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Hunter's Point.

by Martin Ott

The first block Max felt nothing but guilt, his arms pumping like pistons, feet pounding, lungs burning, wishing he hadn’t left Dario’s toolbox outside where it could be plucked by anyone with a devious nature and a good pair of wire cutters. Beside him, Dario cursed in Spanish that would have sent his mother to confession, rosary in hand. In front of them, the thief streaked down the poorly paved street, red toolbox bouncing against his thighs, his shaved head rocking like a metronome.

“Stop thief!” Max yelled to the overcast dusk blanketing Hunter’s Point, embarrassed he sounded like a flat foot from a ‘70s detective show.

The second block seemed to take forever as they hit the base of a steep San Francisco rise, each upward stride as long as the silence between outbursts when he and his ex-girlfriend Beth fought. As they gained altitude, the closed Naval Base jutted into view alongside Dario’s rented lot—the tin warehouse where they cranked out counterfeit South Park and The Simpsons t-shirts, the abandoned school bus where Dario let Max stay for free after he got kicked out of his Mission flat, and the gray expanse of asphalt in between. Dario’s curses turned to coughs and wheezes up the sharp incline. Max’s bike messenger’s calves screamed as he pulled even with Dario, the thief stepping off into a bank of fog over the crest. Max followed with a childish fear the sky would open up and swallow him whole.

The third block was like a gunshot in the air above a New Year’s crowd, wild and impetuous, Max’s feet slapping the poorly paved down slope as they closed the gap. It reminded him of what he loved best about cycling in and out of traffic, the rush and blare of horns kicking you into a steady buzz of adrenaline and escape. Beth had always liked that he was reckless. Dario, too, egged him on, screaming, “Push it, Max” as the kid began to tire, shifting the mechanic’s box to his left arm and stumbling, losing ground.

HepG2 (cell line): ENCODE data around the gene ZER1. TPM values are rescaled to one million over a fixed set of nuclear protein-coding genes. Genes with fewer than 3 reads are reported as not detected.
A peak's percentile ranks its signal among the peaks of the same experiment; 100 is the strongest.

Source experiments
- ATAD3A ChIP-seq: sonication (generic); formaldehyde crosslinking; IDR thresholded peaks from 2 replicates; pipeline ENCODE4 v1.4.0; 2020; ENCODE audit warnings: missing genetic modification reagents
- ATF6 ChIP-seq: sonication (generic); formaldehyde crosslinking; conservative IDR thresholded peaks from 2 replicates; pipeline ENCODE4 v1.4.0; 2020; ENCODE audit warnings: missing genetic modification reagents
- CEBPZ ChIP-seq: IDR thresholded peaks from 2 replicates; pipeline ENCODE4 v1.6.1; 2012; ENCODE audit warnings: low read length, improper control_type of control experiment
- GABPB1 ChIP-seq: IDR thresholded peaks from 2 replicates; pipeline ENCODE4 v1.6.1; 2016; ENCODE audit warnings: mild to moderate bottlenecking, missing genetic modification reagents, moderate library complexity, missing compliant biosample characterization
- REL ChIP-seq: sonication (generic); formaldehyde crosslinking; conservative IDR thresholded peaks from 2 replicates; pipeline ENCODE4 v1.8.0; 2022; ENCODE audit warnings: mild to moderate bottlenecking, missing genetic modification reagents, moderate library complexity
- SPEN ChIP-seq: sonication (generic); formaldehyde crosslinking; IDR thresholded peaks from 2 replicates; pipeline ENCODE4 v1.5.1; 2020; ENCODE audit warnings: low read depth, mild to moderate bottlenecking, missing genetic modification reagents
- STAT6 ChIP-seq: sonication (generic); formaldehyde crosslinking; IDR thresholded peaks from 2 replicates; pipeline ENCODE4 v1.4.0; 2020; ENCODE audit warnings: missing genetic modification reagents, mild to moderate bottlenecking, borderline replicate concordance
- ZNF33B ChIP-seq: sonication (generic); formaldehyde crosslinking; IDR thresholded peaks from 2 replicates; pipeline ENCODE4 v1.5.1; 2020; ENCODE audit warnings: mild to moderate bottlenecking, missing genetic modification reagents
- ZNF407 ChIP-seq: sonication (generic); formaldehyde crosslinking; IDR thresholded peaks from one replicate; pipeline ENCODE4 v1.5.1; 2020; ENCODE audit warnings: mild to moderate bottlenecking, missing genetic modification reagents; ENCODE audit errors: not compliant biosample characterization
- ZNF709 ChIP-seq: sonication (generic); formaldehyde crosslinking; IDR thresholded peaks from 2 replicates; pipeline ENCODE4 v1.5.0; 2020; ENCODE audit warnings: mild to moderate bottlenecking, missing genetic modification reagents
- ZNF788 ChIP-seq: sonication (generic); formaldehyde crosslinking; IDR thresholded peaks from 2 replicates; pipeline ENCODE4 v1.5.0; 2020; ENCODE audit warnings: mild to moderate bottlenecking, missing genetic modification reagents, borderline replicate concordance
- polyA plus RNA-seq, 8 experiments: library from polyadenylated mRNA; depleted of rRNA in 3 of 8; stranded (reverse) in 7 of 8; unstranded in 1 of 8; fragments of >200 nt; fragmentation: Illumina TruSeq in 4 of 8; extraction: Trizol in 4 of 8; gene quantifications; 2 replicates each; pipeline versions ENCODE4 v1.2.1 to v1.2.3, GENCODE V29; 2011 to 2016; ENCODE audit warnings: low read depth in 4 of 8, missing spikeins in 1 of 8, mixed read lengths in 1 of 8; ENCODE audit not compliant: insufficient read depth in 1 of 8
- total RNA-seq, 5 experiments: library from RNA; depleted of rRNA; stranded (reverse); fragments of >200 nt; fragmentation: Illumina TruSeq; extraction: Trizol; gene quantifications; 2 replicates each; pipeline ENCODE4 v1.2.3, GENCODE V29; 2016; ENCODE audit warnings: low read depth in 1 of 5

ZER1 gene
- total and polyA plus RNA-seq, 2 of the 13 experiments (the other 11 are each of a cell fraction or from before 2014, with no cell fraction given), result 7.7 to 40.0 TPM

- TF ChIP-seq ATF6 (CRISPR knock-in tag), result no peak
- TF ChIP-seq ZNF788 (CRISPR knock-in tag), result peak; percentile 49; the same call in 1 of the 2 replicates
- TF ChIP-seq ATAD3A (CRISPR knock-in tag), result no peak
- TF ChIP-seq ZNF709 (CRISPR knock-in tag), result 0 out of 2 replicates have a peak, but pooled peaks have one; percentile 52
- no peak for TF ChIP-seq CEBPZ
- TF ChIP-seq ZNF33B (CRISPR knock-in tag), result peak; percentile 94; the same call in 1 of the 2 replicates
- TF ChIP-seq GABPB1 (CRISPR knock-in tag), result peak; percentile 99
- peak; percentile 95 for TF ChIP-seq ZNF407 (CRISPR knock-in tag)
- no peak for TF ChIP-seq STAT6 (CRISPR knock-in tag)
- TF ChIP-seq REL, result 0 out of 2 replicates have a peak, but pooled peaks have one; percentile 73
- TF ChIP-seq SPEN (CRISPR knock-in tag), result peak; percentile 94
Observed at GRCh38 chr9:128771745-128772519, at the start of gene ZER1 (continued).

The fourth block Max felt a sharp pain in his side, but he’d gotten used to discomfort—sleeping in a drafty bus on a single mattress, with a circular hole by the emergency door he used to relieve himself when he was too tired to make his way to the bathroom in the shed. Shivering alone at night he found himself drawn to the hard metal shell of the bus and the magnetic attraction for all things cold and hard: sheet metal walls, razors, bullets in the guns that fired off in the distance, beckoning him to follow their flight.

The fifth block they were almost on the thief’s heels as they neared the bottom of the hill ending in a cul-de-sac. Dario whooped, but Max felt a vague dread, like during nightly calls with Beth when she gave him an update on the creature in her belly that had grown steadily to resemble, in no particular order: a nut, a reptile, a rat, a chicken, a mutant wiggling in ultrasound, each stage prompting her to comment, “He reminds me of you, Max.” The boy lowered his head and lumbered down the driveway to a three-story housing project, one Dario and Max had often talked about, but had never gotten close to before.

Dario sprinted ahead like a man possessed, narrowing the gap. Max felt an overwhelming urge to hightail it out of there, every muscle in his body rebelling against the weakening signals from his brain. But, as he’d recently discovered, some memories refused to remain safely stored in a closet, like a well-worn pair of tennis shoes that would never again handle a fast sprint or a dime turn.

On the yellow lawn of the housing project, the thief braked before Dario could jump him. He held out his arms and dropped the toolbox onto the sidewalk, saying, “Whoa, cool it.”